Just hours before picking up your issue featuring the article on feral cats ["I Can Haz Bird?" WW, July 10, 2013], my wife witnessed a cat kill a fledgling Northern Flicker (a woodpecker) in our backyard. It was a traumatic experience for us, as we'd followed the brief life of this young bird as it achieved independence from its parents.

We love and monitor and care for the birds that inhabit our yard and neighborhood as much as any pet owner cares for his or her pet, and it is deeply upsetting to witness one of "our" birds be killed by someone else's cat.

Trap-neuter-return is much better than not neutering feral cats. But maintaining cat colonies facilitates the death of countless wild birds that otherwise would grace our neighborhoods.

I admire the kind hearts of the folks who maintain these colonies, but they need to realize that their kindness has consequences: Feeding a feral cat will not stop it from killing birds. All it does is keep the cat alive longer so that it kills more of them.

Cats kill out of instinct, not for sustenance. A person who subsidizes feral cats is making a choice to value the lives of a few non-native, domesticated animals over the lives of many native, wild animals.

In my view, we instead should be working together to find solutions to limit the number of cats let loose outdoors in the first place.

Jay Withgott
Southwest Portland


Your story on radio station KBOO ["KBOO Coup," WW, July 10, 2013] misses the importance of KBOO. It is the only listener-supported, nonprofit, volunteer, on-air progressive radio station in the region. For 45 years, KBOO has been broadcasting news, opinion and music; local, national and international.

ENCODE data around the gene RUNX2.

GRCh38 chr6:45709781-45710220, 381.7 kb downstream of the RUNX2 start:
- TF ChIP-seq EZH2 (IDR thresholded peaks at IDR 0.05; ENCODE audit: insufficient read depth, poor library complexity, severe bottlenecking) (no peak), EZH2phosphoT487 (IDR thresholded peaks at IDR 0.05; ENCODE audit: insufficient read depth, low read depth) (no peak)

KBOO delivers an amazing variety of music, spanning tastes from bluegrass and the Grateful Dead...to cutting-edge hip-hop. In doing so, it informs and entertains on a level not approached elsewhere on the dial.

KBOO has successfully challenged the assumption that only corporate donors and/or advertisers can pay for meaningful broadcast service. KBOO manages to influence local politics and shape opinion. In the last year, KBOO programmers opposed the sneaky fluoridation effort, the enormously expensive plan to cover the city's reservoirs, and the effort to send filthy coal from Montana and Wyoming down the Columbia Gorge and through Portland to Asia. It is a community station that covers the arts, health, women's and gay issues, and all manner of contemporary concerns.

KBOO carried live the Occupy actions in Portland, as well as the [Waterfront] Blues Festival. The station does need more publicity and more paying members. If more of the 50,000 estimated listeners became dues-paying members, the station's solvency would be secured. KBOO can always improve. But at age 45, it is hardly "a corpse."

Joe Uris
Northeast Portland

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